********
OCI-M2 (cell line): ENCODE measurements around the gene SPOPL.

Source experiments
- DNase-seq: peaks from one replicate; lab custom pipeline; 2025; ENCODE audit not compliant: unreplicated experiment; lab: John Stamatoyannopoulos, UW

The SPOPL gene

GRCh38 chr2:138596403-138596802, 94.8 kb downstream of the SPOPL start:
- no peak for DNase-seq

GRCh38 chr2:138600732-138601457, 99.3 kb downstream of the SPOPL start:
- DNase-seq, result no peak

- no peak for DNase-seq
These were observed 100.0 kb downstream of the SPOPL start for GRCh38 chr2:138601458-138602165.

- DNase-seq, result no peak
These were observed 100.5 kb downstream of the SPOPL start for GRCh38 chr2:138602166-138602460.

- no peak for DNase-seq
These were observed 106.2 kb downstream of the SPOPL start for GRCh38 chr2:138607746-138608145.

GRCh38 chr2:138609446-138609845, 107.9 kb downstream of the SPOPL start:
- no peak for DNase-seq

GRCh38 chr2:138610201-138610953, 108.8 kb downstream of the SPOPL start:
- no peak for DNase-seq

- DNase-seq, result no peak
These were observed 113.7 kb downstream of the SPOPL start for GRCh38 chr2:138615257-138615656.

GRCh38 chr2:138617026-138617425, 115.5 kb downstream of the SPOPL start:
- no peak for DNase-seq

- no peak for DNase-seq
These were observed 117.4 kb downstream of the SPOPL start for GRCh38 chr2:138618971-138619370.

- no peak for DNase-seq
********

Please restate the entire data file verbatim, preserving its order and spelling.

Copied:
OCI-M2 (cell line): ENCODE measurements around the gene SPOPL.

Source experiments
- DNase-seq: peaks from one replicate; lab custom pipeline; 2025; ENCODE audit not compliant: unreplicated experiment; lab: John Stamatoyannopoulos, UW

The SPOPL gene

GRCh38 chr2:138596403-138596802, 94.8 kb downstream of the SPOPL start:
- no peak for DNase-seq

GRCh38 chr2:138600732-138601457, 99.3 kb downstream of the SPOPL start:
- DNase-seq, result no peak

- no peak for DNase-seq
These were observed 100.0 kb downstream of the SPOPL start for GRCh38 chr2:138601458-138602165.

- DNase-seq, result no peak
These were observed 100.5 kb downstream of the SPOPL start for GRCh38 chr2:138602166-138602460.

- no peak for DNase-seq
These were observed 106.2 kb downstream of the SPOPL start for GRCh38 chr2:138607746-138608145.

GRCh38 chr2:138609446-138609845, 107.9 kb downstream of the SPOPL start:
- no peak for DNase-seq

GRCh38 chr2:138610201-138610953, 108.8 kb downstream of the SPOPL start:
- no peak for DNase-seq

- DNase-seq, result no peak
These were observed 113.7 kb downstream of the SPOPL start for GRCh38 chr2:138615257-138615656.

GRCh38 chr2:138617026-138617425, 115.5 kb downstream of the SPOPL start:
- no peak for DNase-seq

- no peak for DNase-seq
These were observed 117.4 kb downstream of the SPOPL start for GRCh38 chr2:138618971-138619370.

- no peak for DNase-seq